The history of the early Christian church was traditionally written by clergymen—ecclesiastical historians or theologians—who had their own methods, criteria and style. In particular they tended to follow the example of their founder, Eusebius, in taking a teleological view of their subject, and consequently in discerning in the history of the church an unbroken thread of correct belief or orthodoxy leading from the age of the Apostles to the historiographer’s own time. These assumptions, which affected even those who aspired to reject them, enabled the history of the church to be separated from that of late antique society, of which it was a part.
Edward Gibbon, as befitted a representative of the Enlightenment, tried to break away from this ecclesiastical particularism, but few of his immediate successors followed his example. In more recent times some of the pioneers of socialism saw in the rise and eventual triumph of Christianity a prefiguration of the transition from capitalism to socialism which they strove to realize. In so doing they tended to oversimplify matters and to interpret Christianity as primarily the ideology of an oppressed class. Among others Engels and Kautsky, and to some extent Lenin, fell into this trap. Since 1917 socialists have been concerned with more pressing problems than the history of the early church, and the ‘oppressed class’ theory has tended to recede into the background, without however being rejected. At the same time the development of sociology as an autonomous discipline and the renewed interest in late antiquity—itself in part a reflection of the deeper preoccupations of our own society—have led to new approaches, new questions and new answers to the old problem of how a group of dissident rural Palestinian Jews became the nucleus of an empire-wide and city-based religion, which eventually provided the dominant ideology of the European Middle Ages, and which today still plays an important role in much of the world.
In the last few years many books have appeared which look with fresh eyes at the history of the early church as part of the history of late
All over the Greek world—though less in the Latin west; why?—oracles flourished as never before. Lane Fox gives a fascinating account of the modus operandi of some of them and of the questions addressed to them. Many fraudulent oracular responses circulated, a token of the demand for such things. The most noteworthy were the ‘Chaldaean oracles’, which gained the serious attention of Neoplatonists in the Middle Ages and the Renaissance, and the Sibylline oracles’, which were given Jewish and Christian interpretations. The ‘Chaldaean oracles’ appeared in six printed editions in the course of the sixteenth century. And a thirteenth-century Franciscan friar, perhaps Thomas of Celano, paired the Sibyl with the Psalmist in the opening stanza of the magnificent sequence which still forms part of the Mass for the Dead in the western church:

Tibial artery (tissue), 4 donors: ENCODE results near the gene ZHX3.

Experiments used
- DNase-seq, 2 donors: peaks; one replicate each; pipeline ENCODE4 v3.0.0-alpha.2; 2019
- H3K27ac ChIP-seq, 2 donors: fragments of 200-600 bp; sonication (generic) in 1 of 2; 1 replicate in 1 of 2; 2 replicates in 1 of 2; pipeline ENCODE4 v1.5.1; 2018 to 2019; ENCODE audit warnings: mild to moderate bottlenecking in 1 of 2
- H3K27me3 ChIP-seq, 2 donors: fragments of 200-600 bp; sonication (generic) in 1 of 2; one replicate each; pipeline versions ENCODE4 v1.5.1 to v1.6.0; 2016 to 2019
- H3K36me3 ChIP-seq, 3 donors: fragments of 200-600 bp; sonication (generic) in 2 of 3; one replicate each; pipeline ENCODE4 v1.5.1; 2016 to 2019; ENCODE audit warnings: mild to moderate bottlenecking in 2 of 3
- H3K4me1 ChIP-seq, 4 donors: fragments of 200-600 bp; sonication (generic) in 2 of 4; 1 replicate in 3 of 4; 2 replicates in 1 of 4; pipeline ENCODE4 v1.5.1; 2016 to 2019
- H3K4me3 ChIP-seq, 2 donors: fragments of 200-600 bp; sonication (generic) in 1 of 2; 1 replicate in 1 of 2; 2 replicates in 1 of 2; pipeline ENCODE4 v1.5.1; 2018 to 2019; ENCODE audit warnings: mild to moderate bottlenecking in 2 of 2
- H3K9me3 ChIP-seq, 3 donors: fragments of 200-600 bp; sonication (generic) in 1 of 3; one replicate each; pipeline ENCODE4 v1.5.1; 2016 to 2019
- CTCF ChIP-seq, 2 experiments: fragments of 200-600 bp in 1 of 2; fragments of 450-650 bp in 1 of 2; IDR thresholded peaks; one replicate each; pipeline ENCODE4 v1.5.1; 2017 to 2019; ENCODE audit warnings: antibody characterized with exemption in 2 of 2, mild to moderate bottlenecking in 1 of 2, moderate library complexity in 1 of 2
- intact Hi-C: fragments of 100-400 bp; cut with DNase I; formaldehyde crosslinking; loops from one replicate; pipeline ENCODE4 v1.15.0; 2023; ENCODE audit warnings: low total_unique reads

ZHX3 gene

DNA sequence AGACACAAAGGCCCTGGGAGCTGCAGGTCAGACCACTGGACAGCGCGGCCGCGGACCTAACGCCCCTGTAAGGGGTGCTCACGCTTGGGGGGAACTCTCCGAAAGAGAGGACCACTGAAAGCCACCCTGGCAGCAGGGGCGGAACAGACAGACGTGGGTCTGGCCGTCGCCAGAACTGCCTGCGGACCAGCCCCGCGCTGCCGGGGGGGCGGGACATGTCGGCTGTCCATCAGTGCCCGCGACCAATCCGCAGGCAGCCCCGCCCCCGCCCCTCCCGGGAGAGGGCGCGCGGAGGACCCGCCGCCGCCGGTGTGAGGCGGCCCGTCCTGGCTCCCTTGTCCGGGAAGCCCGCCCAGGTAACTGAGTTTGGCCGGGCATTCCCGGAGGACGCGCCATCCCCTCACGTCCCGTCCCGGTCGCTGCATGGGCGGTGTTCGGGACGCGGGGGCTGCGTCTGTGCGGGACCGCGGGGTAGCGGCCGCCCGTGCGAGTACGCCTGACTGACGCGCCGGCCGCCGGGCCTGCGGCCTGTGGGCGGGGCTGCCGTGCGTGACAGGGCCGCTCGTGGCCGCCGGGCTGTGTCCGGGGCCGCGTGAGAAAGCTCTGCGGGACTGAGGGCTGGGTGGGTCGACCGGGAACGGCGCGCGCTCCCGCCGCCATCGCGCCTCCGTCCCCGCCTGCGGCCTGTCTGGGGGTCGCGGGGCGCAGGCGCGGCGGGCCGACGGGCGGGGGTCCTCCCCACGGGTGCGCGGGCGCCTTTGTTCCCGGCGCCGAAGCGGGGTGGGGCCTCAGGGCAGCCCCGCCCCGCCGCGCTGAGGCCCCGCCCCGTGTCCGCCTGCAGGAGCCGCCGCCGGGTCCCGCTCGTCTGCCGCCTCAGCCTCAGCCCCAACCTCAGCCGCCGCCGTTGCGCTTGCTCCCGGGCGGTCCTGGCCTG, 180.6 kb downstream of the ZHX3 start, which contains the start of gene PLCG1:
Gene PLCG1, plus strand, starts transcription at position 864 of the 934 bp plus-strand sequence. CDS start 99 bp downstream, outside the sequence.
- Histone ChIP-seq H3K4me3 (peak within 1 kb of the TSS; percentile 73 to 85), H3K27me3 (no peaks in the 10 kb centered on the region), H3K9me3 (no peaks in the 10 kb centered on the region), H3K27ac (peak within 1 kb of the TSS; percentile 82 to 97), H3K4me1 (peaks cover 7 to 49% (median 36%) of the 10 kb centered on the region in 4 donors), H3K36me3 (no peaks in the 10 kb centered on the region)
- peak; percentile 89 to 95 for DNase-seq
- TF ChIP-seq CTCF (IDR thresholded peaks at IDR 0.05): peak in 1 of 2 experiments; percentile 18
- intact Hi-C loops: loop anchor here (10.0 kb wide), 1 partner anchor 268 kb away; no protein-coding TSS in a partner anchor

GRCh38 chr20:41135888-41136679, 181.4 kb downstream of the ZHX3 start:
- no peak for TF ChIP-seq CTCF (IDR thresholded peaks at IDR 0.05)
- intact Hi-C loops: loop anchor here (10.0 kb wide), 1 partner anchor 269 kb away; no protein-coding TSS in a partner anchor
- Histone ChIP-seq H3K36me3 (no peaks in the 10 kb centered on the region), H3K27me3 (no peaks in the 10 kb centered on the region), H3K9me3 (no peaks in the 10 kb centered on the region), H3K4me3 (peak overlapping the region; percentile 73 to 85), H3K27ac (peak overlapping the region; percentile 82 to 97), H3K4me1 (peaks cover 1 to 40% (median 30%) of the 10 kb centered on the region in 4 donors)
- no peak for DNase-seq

Dies irae, dies illa,
solvet saeclum in favilla,
teste David cum Sibylla.
There seem to have been more prophetic and charismatic individuals around than in the early empire, though this may be the result of the patchiness of our sources. Men and women often dreamed of the pagan gods. Lane Fox has made good use of the handbook on interpretation of dreams by Artemidorus of Daldis (second century), which offers a rich quarry of information on ancient belief and feeling.
In the old days the gods had walked among men and ‘stood beside’ them—the phrase is Homer’s—in moments of crisis. By late antiquity an epiphany was a rare, and usually profoundly alarming, occurrence. But oracles and dreams made the gods readily accessible to those who desired their help. They had not retired to some philosophical and comfortably upper-class heaven, but were very much in business here on earth. They were powerful, but unpredictable and terrible in their wrath. Much pagan religious behaviour was concerned with averting their anger, provoked by human neglect.